'/>"/>

Contact: Christine Buckley
christine@esa.org
202-833-8773
Ecological Society of America
Source:Eurekalert

Related biology news :

1. Book on weeds and invasive plants discusses how to manage them using ecological approaches
2. Biogeochemistry -- A window into the Earths ecological health
3. Mellon awards Carnegie Grant for Ecological Monitoring in South Africa
4. Ecological genetics of freshwater bacteria surveyed
5. Managing uncertainty important in ecological balance: ASU researcher
6. Ecological globalization
7. Ecological Society of America announces its 93rd Annual Meeting
8. Scientists may have solved an ecological riddle
9. Oak Ridge pegged for national ecological network
10. Ecological Society of America announces 2008 award recipients
11. Training future scientists at the Ecological Society of Americas 93rd Annual Meeting
Post Your Comments:
*Name:
*Comment:
*Email:
(Date:6/20/2016)... DALLAS , June 20, 2016 ... criminal justice technology solutions for public safety, investigation, ... by the prisons involved, it has secured the ... Corrections (DOC) facilities for Managed Access Systems (MAS) ... (4) additional facilities to be installed by October, ...
(Date:6/15/2016)... New York , June 15, 2016 /PRNewswire/ ... a new market report titled "Gesture Recognition Market by ... and Forecast, 2016 - 2024". According to the report, ... USD 11.60 billion in 2015 and is estimated ... reach USD 48.56 billion by 2024.  ...
(Date:6/9/2016)... Finland , June 9, 2016 ... National Police deploy Teleste,s video security solution to ensure the ... France during the major tournament ... data communications systems and services, announced today that its video ... Prefecture to back up public safety across the ...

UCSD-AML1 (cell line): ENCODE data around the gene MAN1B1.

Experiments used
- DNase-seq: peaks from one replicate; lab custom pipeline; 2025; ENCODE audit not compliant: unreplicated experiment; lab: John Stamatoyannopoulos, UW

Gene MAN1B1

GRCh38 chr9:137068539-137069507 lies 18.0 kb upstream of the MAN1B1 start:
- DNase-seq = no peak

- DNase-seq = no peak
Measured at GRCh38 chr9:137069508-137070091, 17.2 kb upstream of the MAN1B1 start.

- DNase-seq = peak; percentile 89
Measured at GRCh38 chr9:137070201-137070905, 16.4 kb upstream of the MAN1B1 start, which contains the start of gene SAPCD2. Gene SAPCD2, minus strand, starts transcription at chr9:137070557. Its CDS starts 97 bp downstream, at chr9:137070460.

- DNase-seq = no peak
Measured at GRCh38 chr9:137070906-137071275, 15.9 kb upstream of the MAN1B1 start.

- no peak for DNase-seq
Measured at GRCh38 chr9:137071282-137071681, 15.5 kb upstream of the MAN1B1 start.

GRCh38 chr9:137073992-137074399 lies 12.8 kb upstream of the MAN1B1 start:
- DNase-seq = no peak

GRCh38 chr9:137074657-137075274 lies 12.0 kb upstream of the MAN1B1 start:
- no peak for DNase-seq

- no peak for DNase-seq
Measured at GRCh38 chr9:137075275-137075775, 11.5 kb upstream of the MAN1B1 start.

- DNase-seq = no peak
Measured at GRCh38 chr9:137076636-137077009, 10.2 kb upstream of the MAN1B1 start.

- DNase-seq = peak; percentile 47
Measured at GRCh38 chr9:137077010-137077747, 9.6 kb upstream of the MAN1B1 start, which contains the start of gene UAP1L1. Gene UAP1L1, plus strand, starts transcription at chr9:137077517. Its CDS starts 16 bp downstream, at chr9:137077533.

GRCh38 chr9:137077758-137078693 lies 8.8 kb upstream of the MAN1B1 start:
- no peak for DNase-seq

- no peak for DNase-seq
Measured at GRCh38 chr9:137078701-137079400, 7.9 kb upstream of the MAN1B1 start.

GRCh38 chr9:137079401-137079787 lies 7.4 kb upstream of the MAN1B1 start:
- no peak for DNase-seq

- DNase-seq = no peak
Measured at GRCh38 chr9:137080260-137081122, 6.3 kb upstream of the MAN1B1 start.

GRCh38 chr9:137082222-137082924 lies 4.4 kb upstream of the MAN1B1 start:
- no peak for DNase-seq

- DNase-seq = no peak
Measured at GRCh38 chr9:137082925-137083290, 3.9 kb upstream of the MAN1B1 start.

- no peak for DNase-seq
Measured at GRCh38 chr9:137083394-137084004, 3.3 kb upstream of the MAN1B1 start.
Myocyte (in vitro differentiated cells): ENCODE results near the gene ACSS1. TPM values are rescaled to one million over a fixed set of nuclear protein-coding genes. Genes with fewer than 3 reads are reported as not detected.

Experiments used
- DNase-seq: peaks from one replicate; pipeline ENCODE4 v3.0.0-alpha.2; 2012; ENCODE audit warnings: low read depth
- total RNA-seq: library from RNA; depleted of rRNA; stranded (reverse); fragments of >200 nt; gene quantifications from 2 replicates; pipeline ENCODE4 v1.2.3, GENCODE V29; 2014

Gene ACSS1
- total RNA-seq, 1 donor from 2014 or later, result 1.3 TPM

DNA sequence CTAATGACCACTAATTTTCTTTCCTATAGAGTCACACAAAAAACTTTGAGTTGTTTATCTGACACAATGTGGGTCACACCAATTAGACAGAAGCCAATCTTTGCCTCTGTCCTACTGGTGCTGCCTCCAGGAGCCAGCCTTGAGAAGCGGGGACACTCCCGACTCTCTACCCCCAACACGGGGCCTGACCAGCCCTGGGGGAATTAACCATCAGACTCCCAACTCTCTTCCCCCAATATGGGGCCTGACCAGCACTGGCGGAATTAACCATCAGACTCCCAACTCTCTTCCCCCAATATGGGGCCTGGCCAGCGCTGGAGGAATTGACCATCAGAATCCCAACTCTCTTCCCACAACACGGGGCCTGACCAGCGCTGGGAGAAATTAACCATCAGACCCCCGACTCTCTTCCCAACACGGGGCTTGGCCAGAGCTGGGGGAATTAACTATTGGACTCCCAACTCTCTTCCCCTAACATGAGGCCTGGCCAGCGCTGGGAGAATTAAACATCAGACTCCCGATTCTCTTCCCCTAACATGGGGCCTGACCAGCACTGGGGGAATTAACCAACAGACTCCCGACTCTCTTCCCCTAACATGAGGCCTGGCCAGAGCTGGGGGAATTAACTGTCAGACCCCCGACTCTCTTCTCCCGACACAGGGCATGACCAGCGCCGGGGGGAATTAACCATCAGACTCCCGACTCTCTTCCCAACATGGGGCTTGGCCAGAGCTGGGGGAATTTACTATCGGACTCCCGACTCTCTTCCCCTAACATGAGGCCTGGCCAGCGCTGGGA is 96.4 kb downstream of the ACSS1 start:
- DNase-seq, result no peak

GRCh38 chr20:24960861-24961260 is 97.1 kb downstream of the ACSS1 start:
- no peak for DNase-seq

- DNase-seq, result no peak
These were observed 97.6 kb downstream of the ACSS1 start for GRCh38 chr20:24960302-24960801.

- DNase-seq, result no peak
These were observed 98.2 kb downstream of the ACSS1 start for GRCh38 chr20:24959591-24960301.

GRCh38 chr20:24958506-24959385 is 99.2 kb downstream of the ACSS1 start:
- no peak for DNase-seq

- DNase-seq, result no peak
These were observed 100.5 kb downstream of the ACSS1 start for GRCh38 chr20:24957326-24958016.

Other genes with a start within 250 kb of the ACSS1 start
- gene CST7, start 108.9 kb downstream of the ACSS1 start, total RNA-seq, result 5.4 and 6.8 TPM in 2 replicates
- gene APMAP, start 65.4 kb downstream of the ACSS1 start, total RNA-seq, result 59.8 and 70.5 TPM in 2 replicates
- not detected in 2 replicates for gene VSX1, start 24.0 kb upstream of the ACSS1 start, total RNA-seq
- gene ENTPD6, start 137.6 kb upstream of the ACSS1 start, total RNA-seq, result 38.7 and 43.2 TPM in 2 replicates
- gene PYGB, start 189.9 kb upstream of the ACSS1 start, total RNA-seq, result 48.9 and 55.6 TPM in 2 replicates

Breaking Biology News(10 mins):
(Date:6/27/2016)... -- Liquid Biotech USA , Inc. ... Research Agreement with The University of Pennsylvania ("PENN") ... patients.  The funding will be used to assess ... outcomes in cancer patients undergoing a variety of ... to support the design of a therapeutic, decision-making ...
(Date:6/24/2016)... ... June 24, 2016 , ... While the majority of commercial spectrophotometers ... 5000 and the 6000i models are higher end machines that use the more unconventional ... spectrophotometer’s light beam from the bottom of the cuvette holder. , FireflySci has ...
(Date:6/23/2016)... 23, 2016   Boston Biomedical , an ... designed to target cancer stemness pathways, announced that ... Orphan Drug Designation from the U.S. Food and ... cancer, including gastroesophageal junction (GEJ) cancer. Napabucasin is ... inhibit cancer stemness pathways by targeting STAT3, and ...
(Date:6/23/2016)... ... June 23, 2016 , ... Charm Sciences, ... microbial test has received AOAC Research Institute approval 061601. , “This is another ... year,” stated Bob Salter, Vice President of Regulatory and Industrial Affairs. “The Peel ...
Breaking Biology Technology: